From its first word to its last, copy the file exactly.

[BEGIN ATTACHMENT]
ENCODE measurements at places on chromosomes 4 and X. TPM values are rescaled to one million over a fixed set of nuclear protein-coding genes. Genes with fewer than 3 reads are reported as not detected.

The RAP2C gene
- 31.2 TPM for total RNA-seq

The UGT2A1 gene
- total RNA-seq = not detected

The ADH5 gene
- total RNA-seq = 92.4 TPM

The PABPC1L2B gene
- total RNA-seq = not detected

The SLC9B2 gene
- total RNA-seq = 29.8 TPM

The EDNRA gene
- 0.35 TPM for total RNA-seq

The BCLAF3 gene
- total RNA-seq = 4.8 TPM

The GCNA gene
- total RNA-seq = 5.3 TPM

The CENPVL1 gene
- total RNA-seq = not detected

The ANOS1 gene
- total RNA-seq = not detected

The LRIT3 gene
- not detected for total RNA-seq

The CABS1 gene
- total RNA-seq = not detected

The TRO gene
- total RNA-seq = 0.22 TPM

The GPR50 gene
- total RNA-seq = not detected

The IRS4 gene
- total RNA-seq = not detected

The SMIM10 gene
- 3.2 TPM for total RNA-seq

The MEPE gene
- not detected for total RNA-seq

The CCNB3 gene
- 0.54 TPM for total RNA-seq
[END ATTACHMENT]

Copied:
ENCODE measurements at places on chromosomes 4 and X. TPM values are rescaled to one million over a fixed set of nuclear protein-coding genes. Genes with fewer than 3 reads are reported as not detected.

The RAP2C gene
- 31.2 TPM for total RNA-seq

The UGT2A1 gene
- total RNA-seq = not detected

The ADH5 gene
- total RNA-seq = 92.4 TPM

The PABPC1L2B gene
- total RNA-seq = not detected

The SLC9B2 gene
- total RNA-seq = 29.8 TPM

The EDNRA gene
- 0.35 TPM for total RNA-seq

The BCLAF3 gene
- total RNA-seq = 4.8 TPM

The GCNA gene
- total RNA-seq = 5.3 TPM

The CENPVL1 gene
- total RNA-seq = not detected

The ANOS1 gene
- total RNA-seq = not detected

The LRIT3 gene
- not detected for total RNA-seq

The CABS1 gene
- total RNA-seq = not detected

The TRO gene
- total RNA-seq = 0.22 TPM

The GPR50 gene
- total RNA-seq = not detected

The IRS4 gene
- total RNA-seq = not detected

The SMIM10 gene
- 3.2 TPM for total RNA-seq

The MEPE gene
- not detected for total RNA-seq

The CCNB3 gene
- 0.54 TPM for total RNA-seq